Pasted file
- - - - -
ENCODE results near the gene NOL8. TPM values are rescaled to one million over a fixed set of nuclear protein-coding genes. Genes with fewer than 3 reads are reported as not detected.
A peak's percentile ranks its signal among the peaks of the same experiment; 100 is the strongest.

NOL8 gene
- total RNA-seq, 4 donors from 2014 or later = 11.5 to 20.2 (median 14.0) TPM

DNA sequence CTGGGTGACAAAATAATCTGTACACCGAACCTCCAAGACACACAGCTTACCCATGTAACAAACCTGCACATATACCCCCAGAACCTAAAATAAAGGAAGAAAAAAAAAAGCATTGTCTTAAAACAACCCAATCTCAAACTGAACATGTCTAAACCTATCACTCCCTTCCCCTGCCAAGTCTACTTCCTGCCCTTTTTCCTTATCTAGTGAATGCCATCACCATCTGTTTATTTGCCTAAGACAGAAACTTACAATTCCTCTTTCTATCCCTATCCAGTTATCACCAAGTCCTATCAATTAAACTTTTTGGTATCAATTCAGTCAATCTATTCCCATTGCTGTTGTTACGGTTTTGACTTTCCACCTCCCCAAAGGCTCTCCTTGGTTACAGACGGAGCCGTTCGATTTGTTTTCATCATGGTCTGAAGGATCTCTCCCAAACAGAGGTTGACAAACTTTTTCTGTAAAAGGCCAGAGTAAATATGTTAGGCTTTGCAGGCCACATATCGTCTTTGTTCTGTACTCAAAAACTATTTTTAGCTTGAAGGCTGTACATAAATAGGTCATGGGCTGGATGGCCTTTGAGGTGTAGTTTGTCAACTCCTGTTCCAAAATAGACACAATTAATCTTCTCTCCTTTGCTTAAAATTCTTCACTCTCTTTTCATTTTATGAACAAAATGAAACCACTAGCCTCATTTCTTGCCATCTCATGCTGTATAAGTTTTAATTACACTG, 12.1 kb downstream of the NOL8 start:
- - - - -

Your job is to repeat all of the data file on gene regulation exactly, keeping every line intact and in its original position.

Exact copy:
ENCODE results near the gene NOL8. TPM values are rescaled to one million over a fixed set of nuclear protein-coding genes. Genes with fewer than 3 reads are reported as not detected.
A peak's percentile ranks its signal among the peaks of the same experiment; 100 is the strongest.

NOL8 gene
- total RNA-seq, 4 donors from 2014 or later = 11.5 to 20.2 (median 14.0) TPM

DNA sequence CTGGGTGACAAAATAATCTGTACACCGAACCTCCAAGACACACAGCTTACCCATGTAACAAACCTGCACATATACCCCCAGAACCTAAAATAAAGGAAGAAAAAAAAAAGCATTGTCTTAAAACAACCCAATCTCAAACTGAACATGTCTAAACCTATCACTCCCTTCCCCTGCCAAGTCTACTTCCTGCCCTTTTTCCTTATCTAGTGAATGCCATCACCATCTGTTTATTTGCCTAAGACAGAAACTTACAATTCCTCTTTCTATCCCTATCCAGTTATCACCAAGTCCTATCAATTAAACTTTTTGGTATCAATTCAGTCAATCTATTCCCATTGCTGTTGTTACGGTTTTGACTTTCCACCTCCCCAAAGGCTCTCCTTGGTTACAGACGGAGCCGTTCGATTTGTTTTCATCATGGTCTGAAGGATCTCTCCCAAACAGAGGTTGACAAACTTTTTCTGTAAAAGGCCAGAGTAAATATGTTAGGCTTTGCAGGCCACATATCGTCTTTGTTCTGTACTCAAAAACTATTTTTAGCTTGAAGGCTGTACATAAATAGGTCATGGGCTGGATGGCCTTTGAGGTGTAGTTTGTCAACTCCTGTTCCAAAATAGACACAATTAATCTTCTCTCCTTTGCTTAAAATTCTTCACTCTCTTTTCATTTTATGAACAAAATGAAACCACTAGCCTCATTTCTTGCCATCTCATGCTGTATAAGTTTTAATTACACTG, 12.1 kb downstream of the NOL8 start: